Down with ‘enoughism’

Two new books claim that our blinged-up, fast-car consumer society is laying people low with compulsive acquisition disorder, harried women syndrome and various other sicknesses of the mind. Don’t buy it.

Daniel Ben-Ami

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When so many apparently disparate debates lead to similar conclusions, it is time to investigate what is going on.

Worried about climate change? Concerned about social inequality? Anxious about not being happy enough? The orthodox prescription for all of these problems has become predictable: curb your consumption, limit your aspirations, and exercise self-restraint in your behaviour.

From this perspective, it is striking that two such supposedly different books as Enough and The Selfish Capitalist come to such startlingly samey conclusions. John Naish, a health journalist and author of Enough, writes broadly in the tradition of self-help. His central argument is derived from evolutionary psychology (1). He contends that, as a creation of the Stone Age, the human brain finds it hard to cope with a world of abundance. To help quell this problem, he outlines a philosophy of ‘enoughism’ to enable his readers to deal with what he sees as consumption overload.

Oliver James, in contrast, sees himself as a radical leader and a profound thinker with wonderfully original insights. Unlike Naish, he presents himself as deeply hostile to evolutionary psychology, which he sees as a highly conservative force. Instead James develops the notion of ‘selfish capitalism’ in which the economic logic of the marketplace has led to an explosion of mental illness in the Anglo-Saxon countries. His approach appears materialist, arguably even Marxist.

Yet despite the differences in style, the two authors end up sharing much in common. Both have a deep dislike for popular consumption and a disdain for consumerism. Both argue for the exercise of self-restraint by the public. And both see humans as fundamentally weak and feeble creatures. How can two such apparently different approaches reach the same endpoint? Let’s examine their arguments in more detail.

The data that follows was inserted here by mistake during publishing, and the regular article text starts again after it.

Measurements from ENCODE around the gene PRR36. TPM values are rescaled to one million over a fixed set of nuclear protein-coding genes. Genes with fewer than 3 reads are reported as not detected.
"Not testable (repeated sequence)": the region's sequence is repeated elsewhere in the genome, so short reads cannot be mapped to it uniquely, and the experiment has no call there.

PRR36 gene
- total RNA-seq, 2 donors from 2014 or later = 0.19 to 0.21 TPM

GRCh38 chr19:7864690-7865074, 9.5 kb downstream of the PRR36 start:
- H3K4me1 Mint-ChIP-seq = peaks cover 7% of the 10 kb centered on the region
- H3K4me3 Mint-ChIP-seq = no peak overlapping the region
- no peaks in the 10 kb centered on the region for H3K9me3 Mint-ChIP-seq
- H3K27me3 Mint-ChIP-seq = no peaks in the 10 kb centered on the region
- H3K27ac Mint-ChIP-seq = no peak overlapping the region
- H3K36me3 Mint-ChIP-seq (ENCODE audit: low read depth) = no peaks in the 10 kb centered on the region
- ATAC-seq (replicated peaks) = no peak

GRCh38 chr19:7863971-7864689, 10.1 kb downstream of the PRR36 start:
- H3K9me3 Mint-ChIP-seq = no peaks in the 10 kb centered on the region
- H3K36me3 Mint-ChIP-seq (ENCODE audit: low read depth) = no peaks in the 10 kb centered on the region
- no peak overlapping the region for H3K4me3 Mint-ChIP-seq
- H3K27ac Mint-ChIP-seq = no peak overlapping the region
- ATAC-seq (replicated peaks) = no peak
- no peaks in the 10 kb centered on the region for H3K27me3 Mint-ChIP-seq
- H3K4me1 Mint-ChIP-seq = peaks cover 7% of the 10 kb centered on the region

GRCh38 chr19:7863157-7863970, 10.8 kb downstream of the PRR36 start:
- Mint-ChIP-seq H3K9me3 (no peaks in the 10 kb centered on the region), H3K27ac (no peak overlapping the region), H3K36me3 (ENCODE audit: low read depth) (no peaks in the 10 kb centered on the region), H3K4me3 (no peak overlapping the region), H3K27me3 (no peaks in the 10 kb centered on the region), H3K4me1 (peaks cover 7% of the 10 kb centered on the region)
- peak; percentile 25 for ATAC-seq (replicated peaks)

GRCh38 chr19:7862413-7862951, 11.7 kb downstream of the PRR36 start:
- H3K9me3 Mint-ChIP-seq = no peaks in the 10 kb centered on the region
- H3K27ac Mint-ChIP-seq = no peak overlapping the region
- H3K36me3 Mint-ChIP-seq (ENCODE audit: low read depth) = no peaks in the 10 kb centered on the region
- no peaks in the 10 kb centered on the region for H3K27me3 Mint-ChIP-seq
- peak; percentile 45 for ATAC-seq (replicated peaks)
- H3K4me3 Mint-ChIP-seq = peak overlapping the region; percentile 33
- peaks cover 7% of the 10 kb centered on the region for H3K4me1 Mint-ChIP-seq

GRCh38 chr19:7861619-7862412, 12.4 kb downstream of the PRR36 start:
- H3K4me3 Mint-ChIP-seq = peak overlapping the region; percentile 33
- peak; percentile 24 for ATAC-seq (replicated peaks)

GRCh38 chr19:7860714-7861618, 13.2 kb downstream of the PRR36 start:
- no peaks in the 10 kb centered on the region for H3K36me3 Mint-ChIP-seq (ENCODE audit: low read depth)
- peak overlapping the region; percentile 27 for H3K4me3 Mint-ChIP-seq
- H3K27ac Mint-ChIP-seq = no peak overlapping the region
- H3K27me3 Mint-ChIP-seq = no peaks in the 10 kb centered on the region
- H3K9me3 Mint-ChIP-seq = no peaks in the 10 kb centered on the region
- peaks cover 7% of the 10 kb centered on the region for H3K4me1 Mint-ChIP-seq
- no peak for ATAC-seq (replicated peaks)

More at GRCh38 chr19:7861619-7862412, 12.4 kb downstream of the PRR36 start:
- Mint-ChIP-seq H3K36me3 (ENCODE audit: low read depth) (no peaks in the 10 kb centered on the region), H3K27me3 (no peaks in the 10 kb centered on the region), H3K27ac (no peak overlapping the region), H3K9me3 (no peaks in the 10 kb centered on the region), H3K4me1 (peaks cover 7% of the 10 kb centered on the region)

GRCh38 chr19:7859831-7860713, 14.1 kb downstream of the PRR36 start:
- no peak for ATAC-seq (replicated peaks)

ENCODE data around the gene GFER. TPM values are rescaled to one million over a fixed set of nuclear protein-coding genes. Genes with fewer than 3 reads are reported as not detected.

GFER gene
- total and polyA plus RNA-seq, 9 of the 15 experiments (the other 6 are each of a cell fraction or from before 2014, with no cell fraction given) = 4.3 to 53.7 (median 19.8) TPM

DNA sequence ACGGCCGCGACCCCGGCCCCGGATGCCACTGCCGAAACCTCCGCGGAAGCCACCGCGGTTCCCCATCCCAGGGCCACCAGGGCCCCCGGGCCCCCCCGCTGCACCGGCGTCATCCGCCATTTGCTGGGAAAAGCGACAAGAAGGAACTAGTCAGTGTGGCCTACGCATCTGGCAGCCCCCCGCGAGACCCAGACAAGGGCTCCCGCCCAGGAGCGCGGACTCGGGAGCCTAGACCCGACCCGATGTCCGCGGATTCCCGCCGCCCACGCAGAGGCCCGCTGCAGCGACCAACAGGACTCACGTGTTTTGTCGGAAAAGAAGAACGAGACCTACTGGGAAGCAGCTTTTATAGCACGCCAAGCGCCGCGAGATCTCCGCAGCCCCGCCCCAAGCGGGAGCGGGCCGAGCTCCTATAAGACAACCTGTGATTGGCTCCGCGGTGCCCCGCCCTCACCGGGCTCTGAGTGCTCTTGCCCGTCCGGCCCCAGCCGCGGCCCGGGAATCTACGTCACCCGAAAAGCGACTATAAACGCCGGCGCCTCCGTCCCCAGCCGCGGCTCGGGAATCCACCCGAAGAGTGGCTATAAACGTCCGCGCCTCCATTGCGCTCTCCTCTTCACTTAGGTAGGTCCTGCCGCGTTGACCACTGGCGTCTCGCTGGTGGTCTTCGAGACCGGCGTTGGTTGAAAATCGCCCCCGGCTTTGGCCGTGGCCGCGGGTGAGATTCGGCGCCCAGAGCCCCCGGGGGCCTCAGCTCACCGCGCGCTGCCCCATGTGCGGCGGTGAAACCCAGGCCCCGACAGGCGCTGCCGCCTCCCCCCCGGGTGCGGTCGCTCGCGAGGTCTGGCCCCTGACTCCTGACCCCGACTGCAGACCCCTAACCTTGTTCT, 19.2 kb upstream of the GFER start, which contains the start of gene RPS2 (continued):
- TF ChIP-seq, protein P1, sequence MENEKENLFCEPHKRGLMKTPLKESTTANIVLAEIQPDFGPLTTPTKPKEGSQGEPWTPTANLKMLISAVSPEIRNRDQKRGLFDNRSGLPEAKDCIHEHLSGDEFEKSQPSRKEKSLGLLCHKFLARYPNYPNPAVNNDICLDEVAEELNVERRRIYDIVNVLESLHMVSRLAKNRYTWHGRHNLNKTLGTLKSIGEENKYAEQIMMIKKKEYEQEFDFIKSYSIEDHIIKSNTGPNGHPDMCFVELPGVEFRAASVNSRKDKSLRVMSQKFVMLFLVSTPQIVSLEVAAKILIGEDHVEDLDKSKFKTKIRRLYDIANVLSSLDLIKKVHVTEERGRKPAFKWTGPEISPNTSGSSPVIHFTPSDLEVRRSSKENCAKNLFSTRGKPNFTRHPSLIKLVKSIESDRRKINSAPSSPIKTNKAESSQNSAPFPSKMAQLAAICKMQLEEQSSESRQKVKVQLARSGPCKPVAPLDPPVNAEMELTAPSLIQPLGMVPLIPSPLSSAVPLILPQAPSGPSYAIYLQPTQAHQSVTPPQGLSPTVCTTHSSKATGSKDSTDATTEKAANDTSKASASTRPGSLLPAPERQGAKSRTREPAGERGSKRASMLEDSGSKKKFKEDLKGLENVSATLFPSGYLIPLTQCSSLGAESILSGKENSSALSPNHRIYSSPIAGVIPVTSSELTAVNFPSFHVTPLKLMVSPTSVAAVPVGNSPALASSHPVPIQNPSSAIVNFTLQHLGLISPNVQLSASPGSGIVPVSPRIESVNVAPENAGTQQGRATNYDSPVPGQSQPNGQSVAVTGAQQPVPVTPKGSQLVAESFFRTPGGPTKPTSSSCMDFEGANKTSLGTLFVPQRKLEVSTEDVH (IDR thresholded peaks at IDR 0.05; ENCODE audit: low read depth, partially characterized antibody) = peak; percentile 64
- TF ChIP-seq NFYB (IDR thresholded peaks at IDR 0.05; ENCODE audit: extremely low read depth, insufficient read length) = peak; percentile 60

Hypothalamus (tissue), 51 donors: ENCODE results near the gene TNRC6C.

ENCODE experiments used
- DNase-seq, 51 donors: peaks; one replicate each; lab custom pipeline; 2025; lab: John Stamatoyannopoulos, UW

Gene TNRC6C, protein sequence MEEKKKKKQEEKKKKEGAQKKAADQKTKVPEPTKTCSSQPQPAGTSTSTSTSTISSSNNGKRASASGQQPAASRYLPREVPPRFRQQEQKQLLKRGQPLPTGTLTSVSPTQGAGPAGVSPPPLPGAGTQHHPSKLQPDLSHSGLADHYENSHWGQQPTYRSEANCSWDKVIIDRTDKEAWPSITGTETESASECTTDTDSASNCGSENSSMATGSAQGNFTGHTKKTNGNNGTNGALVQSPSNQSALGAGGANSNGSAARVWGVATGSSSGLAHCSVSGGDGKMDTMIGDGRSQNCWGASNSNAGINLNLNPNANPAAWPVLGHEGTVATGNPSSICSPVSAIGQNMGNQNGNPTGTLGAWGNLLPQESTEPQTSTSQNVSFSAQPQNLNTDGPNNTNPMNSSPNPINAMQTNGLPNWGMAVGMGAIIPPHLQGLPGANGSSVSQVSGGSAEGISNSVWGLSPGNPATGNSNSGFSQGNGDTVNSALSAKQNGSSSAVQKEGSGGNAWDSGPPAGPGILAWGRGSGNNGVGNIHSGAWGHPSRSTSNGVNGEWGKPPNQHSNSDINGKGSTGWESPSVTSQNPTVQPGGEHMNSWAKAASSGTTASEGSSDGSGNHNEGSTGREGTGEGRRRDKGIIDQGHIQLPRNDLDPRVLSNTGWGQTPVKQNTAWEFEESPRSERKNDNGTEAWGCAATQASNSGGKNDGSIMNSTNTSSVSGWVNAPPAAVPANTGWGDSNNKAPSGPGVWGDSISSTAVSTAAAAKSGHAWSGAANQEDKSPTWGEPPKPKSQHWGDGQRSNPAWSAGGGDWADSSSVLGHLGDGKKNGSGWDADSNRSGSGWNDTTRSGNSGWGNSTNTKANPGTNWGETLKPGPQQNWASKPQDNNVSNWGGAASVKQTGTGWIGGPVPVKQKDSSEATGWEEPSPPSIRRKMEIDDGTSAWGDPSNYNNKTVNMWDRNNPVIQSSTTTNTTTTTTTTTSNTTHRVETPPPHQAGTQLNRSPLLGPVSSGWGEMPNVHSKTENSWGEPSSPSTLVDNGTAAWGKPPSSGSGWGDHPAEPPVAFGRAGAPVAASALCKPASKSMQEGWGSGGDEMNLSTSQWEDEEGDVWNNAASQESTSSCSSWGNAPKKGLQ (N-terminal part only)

Naish concedes that his lifestyle is a bit of a cliché. The cover of his book says: ‘He lives in Brighton with his wife but no mobile phone.’ In the text of the book, we learn that he has never owned a television, is a vegetarian, says a secular grace before eating, drives a small Peugeot hatchback, engages in regular meditation and does Tai Chi. He describes himself as a follower of ‘scientific pantheism’ – a religion where there is no god to worship but nature. Regular spiked readers will recognise him as a mellower cousin of Ethan Greenhart (2).

Of course Naish’s chosen lifestyle does not in itself disprove his case. The argument that modern humans have essentially Stone Age brains is an influential one that needs to be challenged rather than dismissed. Early in the book, he cites Robert Trivers, an evolutionary biologist at Rutgers University in New Jersey, arguing that human brains evolved between 130,000 and 200,000 years ago in the Pleistocene era. For Naish, the Stone Age character of our brains causes us immense problems, but they can be overcome if we follow the recipe of ‘enoughism’. He says his book can help, ‘by exposing the many snares that our own Pleistocene-era minds unintentionally lay for us, and explaining how the modern world of consumption hijacks our social brains so that we step right into these traps’ (3).

For Naish the human species should not be called homo sapiens (‘wise man’ or ‘thinking man’) but homo expetens (‘wanting man’): ‘What characterises us most is our capacity to want, to desire, to covet, to yearn for and generally lust after.’ (4) In the world of abundance this perpetual state of desire leads us, in Naish’s view, to terrible problems. These include compulsive acquisition disorder, harried women syndrome, information fatigue syndrome, and oniomania (buying addiction).